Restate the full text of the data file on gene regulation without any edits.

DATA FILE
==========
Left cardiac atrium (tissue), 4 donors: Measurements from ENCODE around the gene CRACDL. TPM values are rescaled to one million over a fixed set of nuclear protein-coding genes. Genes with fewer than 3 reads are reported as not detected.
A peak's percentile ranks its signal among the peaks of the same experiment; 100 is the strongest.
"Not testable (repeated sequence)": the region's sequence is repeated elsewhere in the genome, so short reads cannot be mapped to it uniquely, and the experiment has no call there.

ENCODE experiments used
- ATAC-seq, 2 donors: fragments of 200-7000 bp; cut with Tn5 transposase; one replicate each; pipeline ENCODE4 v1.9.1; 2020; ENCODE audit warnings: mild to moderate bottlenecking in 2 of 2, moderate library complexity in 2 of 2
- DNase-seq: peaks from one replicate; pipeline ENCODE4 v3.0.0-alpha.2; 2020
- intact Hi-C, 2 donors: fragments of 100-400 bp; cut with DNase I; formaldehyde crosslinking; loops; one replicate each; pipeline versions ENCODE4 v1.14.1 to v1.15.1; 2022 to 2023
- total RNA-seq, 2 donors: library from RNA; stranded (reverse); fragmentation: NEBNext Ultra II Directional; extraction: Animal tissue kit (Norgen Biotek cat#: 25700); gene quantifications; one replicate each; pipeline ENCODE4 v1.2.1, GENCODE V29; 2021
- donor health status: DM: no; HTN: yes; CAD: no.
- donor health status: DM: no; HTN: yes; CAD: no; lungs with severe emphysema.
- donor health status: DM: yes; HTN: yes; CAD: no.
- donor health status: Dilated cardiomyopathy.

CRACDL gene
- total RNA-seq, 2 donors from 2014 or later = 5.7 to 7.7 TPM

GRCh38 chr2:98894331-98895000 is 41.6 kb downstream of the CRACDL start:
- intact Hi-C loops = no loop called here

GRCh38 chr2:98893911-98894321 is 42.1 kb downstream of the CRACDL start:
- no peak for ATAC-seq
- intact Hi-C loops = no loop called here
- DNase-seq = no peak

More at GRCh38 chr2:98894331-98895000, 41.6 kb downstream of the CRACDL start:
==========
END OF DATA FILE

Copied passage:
Left cardiac atrium (tissue), 4 donors: Measurements from ENCODE around the gene CRACDL. TPM values are rescaled to one million over a fixed set of nuclear protein-coding genes. Genes with fewer than 3 reads are reported as not detected.
A peak's percentile ranks its signal among the peaks of the same experiment; 100 is the strongest.
"Not testable (repeated sequence)": the region's sequence is repeated elsewhere in the genome, so short reads cannot be mapped to it uniquely, and the experiment has no call there.

ENCODE experiments used
- ATAC-seq, 2 donors: fragments of 200-7000 bp; cut with Tn5 transposase; one replicate each; pipeline ENCODE4 v1.9.1; 2020; ENCODE audit warnings: mild to moderate bottlenecking in 2 of 2, moderate library complexity in 2 of 2
- DNase-seq: peaks from one replicate; pipeline ENCODE4 v3.0.0-alpha.2; 2020
- intact Hi-C, 2 donors: fragments of 100-400 bp; cut with DNase I; formaldehyde crosslinking; loops; one replicate each; pipeline versions ENCODE4 v1.14.1 to v1.15.1; 2022 to 2023
- total RNA-seq, 2 donors: library from RNA; stranded (reverse); fragmentation: NEBNext Ultra II Directional; extraction: Animal tissue kit (Norgen Biotek cat#: 25700); gene quantifications; one replicate each; pipeline ENCODE4 v1.2.1, GENCODE V29; 2021
- donor health status: DM: no; HTN: yes; CAD: no.
- donor health status: DM: no; HTN: yes; CAD: no; lungs with severe emphysema.
- donor health status: DM: yes; HTN: yes; CAD: no.
- donor health status: Dilated cardiomyopathy.

CRACDL gene
- total RNA-seq, 2 donors from 2014 or later = 5.7 to 7.7 TPM

GRCh38 chr2:98894331-98895000 is 41.6 kb downstream of the CRACDL start:
- intact Hi-C loops = no loop called here

GRCh38 chr2:98893911-98894321 is 42.1 kb downstream of the CRACDL start:
- no peak for ATAC-seq
- intact Hi-C loops = no loop called here
- DNase-seq = no peak

More at GRCh38 chr2:98894331-98895000, 41.6 kb downstream of the CRACDL start: